North Norway 2005

This is a picture diary of a trip into the north of Norway, into the Arctic Circle (or Polar Circle as they call it here). The offer of a trip here was more than I could ever hope for, having dreamed of a visit to this part of the world for many years. The cost of getting there is a little high, but it is an offer that cannot be refused, so I intended to make the most of the opportunity, and joined Jonny, Moose and Claudio on a holiday to Hamarøy.

These series of 279 pictures (1001 before weeding and combining) will unashamedly concentrate on mountains and fjords. My Heaven. They will also contain many panoramas. When you look at the fullsized pictures, remember to scroll to the right if needed, so you can see the rest of the picture. Also, if you use one of those annoying browsers that likes to resize pictures, you will want to either disable that feature, or manually reset each panorama to normal size (usually you are offered a button to do that when you hold your mouse over the picture).

Before I begin, I offer my thanks to Jonny for providing the opportunity, to Claudio for being a patient driver, and to both of them for putting up with the repeated shouts of "Oh! Stop, stop! Please can you stop here? Must get a picture!". Also, I offer my thanks to our hosts, for their more-than-generous hospitality.

The area we were staying in was Hamarøy Kommune, nestled in under the immense chained island mountain ranges of Vesterålen and Lofoten. The trips consisted of visits to various parts of Hamarøy, and the neighbouring Steigen, Tysfjorden and Lofoten Kommunes. Here, the sun never sets for 2 months of the year, and never rises for another two months.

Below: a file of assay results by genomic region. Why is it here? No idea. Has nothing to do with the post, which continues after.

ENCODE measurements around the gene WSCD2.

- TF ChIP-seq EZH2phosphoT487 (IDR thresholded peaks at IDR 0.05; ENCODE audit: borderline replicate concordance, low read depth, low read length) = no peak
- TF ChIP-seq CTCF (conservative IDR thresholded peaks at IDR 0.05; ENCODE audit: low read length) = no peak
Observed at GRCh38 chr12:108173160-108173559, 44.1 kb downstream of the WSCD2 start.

Don't let the Arctic Circle fool you. We left Oslo's unpleasant 36°C temperatures, hoping for something cooler. And it was cooler. 12°C at most. But it was just recovering from rainstorms, and now the endless sunlight was busy warming things up again. During the day, it is a little too hot for comfortable walking, and it is best if you can convince yourself to walk at night when the sun is lower. No matter what time you walk, you will want sunglasses, and sun protection. And you must convince yourself to sleep as often as normal, it is very easy to lose track of time.

You will have to forgive any pictures taken toward the sun, some are intentional, but often it is just a simple matter of that was where the sun was at that time of day. Since the sunlight can come from any angle, there will always be some mountains that are in the wrong direction. But it creates some beautiful colours. The evening glow can last for several hours; the alchemist that turns the mountains from granite into gold.

I have a logical mind (or so I like to think). Everything is based on rules. Rules that my mind must put together in an appropriate order to achieve an answer. I love to see artistic minds. They do not follow rules. They follow what they want to, think what they want to. They intrigue me. Children are the most proficient at this. Their world is as limitless as their imagination, and has not yet been broken down into rules.

For me, nature is a child at play. It builds mountains that it cuts into irrational shapes with ice. It builds lakes and rivers that take the most inconvenient routes to their destination. It rolls clouds over them, hurls light and storms at them, just to see what will happen. "Look at me", it says. "Look at me - see what I have done". And I look.

Look, enjoy, and treasure these pictures, from the Land of the Midnight Sun.